What is an Excitement?

Research output: Chapter in Book/Report/Conference proceedingChapter

Abstract

In presenting a preliminary genealogy of excitement in terms of the operational history of emotion inside the laboratory, this chapter challenges the contemporary dominant emphasis on the intellectual history of post-World War II emotion. This intellectual perspective often presents post-War emotion in terms of the legacies of nineteenth-century emotions, i.e., in terms of a history of Darwin's and James’ (and Freud's) emotions. The argument of this chapter is that important aspects of post-War emotion and of post-war constructs of the relationships between “emotion,” “excitement,” “intensity,” “activation,” and physiological “arousal” emerged from early-twentieth-century laboratory enactments of emotion – i.e., from the study of adrenaline and “emotional excitement.” Hence this chapter provides an altogether new prehistory of “noncognitive” emotion science ranging from the work of Zajonc in the 1980s to mirror-neuron research today. The essay thus forms an essential prehistory to contemporary neuroscientific research as discussed in chapters 2 and 3.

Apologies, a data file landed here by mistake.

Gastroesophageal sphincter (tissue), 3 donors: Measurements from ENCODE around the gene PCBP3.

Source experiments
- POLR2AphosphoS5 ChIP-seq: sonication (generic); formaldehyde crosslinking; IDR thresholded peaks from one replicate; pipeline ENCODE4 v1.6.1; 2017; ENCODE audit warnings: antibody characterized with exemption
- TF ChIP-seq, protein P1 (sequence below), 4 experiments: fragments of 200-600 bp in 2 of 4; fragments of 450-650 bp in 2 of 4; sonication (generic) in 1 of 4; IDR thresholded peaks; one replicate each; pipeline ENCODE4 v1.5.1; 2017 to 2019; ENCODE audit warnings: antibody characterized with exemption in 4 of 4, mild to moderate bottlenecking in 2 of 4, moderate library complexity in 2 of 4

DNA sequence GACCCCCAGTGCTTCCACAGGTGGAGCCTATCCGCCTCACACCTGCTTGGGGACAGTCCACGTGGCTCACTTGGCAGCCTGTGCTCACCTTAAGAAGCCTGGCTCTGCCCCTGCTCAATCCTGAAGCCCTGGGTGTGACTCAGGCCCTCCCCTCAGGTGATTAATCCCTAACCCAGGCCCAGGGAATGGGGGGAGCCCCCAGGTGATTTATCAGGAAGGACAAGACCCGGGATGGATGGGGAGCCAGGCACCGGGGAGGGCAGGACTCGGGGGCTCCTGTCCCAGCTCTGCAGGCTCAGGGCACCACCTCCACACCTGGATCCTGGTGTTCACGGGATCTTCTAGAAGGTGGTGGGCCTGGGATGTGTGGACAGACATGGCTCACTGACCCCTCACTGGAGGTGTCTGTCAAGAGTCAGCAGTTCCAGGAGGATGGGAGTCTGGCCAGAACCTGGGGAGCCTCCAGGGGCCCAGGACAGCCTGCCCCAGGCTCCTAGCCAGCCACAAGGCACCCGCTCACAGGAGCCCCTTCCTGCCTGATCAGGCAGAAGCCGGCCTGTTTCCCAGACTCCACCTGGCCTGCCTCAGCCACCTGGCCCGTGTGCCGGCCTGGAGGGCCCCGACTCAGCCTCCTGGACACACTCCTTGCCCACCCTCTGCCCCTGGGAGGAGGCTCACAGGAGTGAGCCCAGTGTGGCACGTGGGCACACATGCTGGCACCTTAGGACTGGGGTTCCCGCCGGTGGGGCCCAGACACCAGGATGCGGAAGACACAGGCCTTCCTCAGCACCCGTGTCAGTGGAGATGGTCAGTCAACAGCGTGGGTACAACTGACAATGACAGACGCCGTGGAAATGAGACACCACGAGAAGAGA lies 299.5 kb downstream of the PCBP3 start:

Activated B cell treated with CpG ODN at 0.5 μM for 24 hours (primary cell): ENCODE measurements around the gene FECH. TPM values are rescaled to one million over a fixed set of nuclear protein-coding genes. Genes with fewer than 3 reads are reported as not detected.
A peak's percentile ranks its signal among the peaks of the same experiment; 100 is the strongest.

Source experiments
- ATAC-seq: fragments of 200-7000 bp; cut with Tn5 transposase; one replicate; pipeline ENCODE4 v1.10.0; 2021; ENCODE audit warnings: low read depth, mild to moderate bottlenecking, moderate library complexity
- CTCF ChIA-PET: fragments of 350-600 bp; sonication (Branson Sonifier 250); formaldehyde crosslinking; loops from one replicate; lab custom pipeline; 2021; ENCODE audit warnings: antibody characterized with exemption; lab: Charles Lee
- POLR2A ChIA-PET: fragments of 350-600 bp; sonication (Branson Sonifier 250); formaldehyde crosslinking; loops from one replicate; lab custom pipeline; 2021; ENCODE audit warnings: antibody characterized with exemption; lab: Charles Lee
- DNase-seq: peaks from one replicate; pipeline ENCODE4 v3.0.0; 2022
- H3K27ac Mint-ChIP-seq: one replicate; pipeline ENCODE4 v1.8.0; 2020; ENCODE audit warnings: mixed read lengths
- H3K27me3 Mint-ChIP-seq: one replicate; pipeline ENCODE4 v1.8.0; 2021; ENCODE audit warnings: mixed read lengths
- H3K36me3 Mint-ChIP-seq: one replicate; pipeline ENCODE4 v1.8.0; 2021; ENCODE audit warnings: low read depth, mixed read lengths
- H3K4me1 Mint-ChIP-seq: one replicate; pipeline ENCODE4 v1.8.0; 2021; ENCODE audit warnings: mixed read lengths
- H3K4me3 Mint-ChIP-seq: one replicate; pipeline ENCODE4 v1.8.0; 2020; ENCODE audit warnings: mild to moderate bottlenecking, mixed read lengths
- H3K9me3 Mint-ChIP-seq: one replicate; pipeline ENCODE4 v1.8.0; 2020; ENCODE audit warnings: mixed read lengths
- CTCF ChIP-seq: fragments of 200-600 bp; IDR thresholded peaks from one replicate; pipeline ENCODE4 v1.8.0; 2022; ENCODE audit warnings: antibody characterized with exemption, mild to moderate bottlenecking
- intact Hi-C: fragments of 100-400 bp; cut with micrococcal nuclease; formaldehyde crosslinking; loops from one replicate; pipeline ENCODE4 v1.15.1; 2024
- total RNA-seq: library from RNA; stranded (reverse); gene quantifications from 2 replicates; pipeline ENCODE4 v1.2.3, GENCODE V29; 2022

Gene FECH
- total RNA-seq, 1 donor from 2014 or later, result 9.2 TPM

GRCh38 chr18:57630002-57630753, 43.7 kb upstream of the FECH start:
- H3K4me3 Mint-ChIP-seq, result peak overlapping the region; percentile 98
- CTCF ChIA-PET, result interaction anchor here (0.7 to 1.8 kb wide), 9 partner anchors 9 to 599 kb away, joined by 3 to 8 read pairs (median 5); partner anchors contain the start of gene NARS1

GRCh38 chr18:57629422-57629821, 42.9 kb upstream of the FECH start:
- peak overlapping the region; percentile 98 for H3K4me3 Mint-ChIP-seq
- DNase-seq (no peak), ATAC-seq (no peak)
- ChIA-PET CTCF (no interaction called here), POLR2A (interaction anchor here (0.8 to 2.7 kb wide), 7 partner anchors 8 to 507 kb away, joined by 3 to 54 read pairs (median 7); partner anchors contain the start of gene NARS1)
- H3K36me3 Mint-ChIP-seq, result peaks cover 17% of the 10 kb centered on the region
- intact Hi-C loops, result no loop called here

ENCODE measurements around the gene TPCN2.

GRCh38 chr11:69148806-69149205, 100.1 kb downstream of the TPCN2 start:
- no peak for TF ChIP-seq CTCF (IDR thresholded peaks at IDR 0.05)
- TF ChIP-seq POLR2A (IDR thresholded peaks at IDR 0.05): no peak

Original languageAmerican English
Title of host publicationScience and Emotions after 1945
Subtitle of host publicationA Transatlantic Perspective
EditorsFrank Biess, Daniel M. Gross
Place of PublicationChicago
PublisherUniversity of Chicago Press
Pages121-138
Number of pages18
ISBN (Electronic)9780226126517
ISBN (Print)9780226126340
DOIs
StatePublished - 2014

Keywords

  • Affective neuroscience -- History -- 20th century
  • Emotions -- Psychological aspects
  • Psychology -- Germany -- History -- 20th century
  • Psychology -- United States -- History -- 20th century
  • מדעי מוח רגשני -- היסטוריה -- המאה ה-20
  • פסיכולוגיה -- ארצות הברית -- היסטוריה -- המאה ה-20
  • פסיכולוגיה -- גרמניה -- היסטוריה -- המאה ה-20
  • רגשות -- היבטים פסיכולוגיים
  • علم النفس -- ألمانيا -- التاريخ -- القرن ٢٠
  • علم النفس -- الولايات المتّحدة -- التاريخ -- القرن ٢٠

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